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The Institute of Nuclear Medicine is part of the Division of Medicine
The Institute of Nuclear Medicine at UCH was the first department in the
UK to set up a clinical PET/CT service to great success, currently
imaging approximately 100 patients per week, has now taken on the
exciting challenge of being the first to set up a clinical PET/MR. The
latest development in hybrid imaging from Siemens in Germany started
operation; on the 2 April this year. It has been established as an
important part of the brand new UCH Macmillan Cancer Centre to provide
its patients with an holistic experience where all essential facilities
are under one rather spectacular roof.
But the scanner is not only used for imaging patients with cancer but is also used to investigate heart and brain function. MRI
image of the brain with a radioactive sugar scan showing the fully
functioning parts of the brain overlaid. We are looking sideways on at a
slice right through the middle of the brain.
This scanner combines positron emission tomography (PET)
with magnetic resonance imaging (MRI). This is quite an engineering
marvel as the electronics used by a traditional PET camera don’t work
inside a high magnetic field associated with MRI scanners. Instead
Siemens redesigned the PET technology so that it could.
Basically this scanner looks like an MRI from the outside but the difference is that it also has a ring of PET detectors under the cover in the middle of the magnet. If your doctor requests this exam for you your experience will in fact be very similar to that of having an MRI scan but you will also have an injection of a very small amount of radioactive sugar before hand. The exam will take anywhere between 30 mins and half an hour but you can bring your own music or podcasts to listen to.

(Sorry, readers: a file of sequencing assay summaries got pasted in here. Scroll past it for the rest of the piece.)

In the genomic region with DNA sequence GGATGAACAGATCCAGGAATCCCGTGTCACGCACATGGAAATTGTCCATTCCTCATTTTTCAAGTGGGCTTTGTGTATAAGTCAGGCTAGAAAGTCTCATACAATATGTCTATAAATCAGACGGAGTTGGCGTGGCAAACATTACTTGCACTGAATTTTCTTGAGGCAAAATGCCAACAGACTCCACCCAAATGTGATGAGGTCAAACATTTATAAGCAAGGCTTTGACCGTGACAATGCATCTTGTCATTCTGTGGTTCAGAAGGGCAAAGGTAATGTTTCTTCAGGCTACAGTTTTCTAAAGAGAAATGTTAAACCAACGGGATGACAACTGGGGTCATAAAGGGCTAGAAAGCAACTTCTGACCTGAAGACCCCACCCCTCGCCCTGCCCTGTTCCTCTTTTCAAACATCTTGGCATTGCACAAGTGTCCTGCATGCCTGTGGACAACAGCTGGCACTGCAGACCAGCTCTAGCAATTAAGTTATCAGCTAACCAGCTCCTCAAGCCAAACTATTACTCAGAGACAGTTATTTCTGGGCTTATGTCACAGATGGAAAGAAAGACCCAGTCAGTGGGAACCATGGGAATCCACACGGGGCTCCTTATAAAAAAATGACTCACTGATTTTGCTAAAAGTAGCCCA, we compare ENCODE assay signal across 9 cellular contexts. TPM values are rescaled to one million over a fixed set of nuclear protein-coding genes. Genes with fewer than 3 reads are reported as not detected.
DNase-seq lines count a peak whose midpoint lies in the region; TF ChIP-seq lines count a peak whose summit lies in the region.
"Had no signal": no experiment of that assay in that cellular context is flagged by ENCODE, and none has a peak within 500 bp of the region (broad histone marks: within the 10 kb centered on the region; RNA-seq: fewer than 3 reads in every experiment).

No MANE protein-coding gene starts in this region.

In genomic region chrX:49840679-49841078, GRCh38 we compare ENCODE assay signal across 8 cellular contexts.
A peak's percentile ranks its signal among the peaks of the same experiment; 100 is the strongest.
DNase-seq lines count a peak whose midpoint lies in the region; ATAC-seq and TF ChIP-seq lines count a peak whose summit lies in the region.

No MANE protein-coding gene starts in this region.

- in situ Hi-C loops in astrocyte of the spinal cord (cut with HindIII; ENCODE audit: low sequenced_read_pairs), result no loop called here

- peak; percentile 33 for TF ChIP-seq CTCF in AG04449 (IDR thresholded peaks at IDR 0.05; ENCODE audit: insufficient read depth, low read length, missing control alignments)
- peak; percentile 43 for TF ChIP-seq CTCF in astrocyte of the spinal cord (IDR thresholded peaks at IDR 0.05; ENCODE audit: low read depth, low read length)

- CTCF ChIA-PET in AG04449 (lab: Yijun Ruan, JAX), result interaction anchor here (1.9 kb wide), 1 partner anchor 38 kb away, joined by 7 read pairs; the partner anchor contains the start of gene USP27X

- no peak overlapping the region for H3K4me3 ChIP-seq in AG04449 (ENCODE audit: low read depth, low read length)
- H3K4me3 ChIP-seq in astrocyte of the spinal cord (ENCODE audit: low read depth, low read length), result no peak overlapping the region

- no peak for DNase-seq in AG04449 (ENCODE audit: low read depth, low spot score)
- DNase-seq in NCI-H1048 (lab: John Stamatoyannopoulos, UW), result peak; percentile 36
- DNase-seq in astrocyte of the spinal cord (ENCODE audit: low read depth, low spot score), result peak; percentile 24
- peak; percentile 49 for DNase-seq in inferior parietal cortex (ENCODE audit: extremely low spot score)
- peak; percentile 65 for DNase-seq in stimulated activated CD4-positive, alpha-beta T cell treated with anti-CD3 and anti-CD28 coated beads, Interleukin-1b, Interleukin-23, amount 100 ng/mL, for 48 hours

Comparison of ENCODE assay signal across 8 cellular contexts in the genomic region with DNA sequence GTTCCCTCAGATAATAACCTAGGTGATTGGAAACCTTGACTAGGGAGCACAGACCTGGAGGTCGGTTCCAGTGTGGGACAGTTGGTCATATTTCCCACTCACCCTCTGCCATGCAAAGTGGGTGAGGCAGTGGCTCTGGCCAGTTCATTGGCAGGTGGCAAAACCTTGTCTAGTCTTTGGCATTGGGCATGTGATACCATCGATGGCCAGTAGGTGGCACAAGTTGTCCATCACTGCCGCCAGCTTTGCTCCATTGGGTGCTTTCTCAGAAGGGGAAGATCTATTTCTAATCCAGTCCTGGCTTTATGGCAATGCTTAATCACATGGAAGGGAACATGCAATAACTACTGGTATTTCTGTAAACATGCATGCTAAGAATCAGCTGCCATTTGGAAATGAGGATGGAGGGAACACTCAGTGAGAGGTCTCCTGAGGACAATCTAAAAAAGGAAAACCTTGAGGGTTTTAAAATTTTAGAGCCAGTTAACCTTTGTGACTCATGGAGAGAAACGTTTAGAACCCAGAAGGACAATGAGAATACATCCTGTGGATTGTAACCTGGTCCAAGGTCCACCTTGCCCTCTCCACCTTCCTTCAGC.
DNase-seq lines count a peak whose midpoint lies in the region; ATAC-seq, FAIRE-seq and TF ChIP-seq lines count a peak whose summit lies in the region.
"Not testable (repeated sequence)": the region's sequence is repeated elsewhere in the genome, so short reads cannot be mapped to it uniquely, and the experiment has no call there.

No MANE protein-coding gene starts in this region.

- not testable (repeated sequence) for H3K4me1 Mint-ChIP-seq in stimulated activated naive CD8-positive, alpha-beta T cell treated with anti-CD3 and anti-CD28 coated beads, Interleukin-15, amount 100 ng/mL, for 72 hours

In order that the radioactive sugar goes to the right place you will not be able to eat anything for about 6hrs before you arrive and in order to avoid taking anything metal into the MRI scanning room you will be asked to change into a hospital gown or pyjamas.
Once the exam has finished you will be able to eat and go about your normal business although it is advised to keep your distance from small children and crowds for the rest of the day.
If you have any other queries please contact Dr Anna Barnes (email@example.com)
The Institute of Nuclear Medicine houses a number of gamma cameras capable of SPECT imaging. Following an injection of a radioactive tracer, a SPECT scan produces three-dimensional images of body function. A SPECT scan is commonly performed in combination with a CT scan, with the CT component providing anatomical information. Functional and anatomical information of the body can in this way be obtained in one single appointment. The fused data provides better visualisation of the images and enables the clinicians to accurately define the exact location and extent of the disease.
The Institute of Nuclear Medicine has extensive experience in a number of SPECT and SPECT/CT imaging procedures, both for routine and research purposes. Some of the indications where SPECT CT has found to be of great benefit are as follows:
• Bone imaging – The musculoskeletal system is imaged to investigate bone disease and pain
• Oncology imaging – Tumour sites are localised for both diagnostic and post-therapeutic purposes
• Cardiac imaging – Functional images of the heart are acquired, normally in conjunction with ECG monitoring of the cardiac cycle
• Neuroimaging – Images are acquired for a number of brain conditions, including movement disorders, dementia and epilepsy
• Endocrine imaging – Parathyroid adenomas are localised, commonly for surgical workup
• Sentinel node mapping – The lymphatic drainage from tumour sites is imaged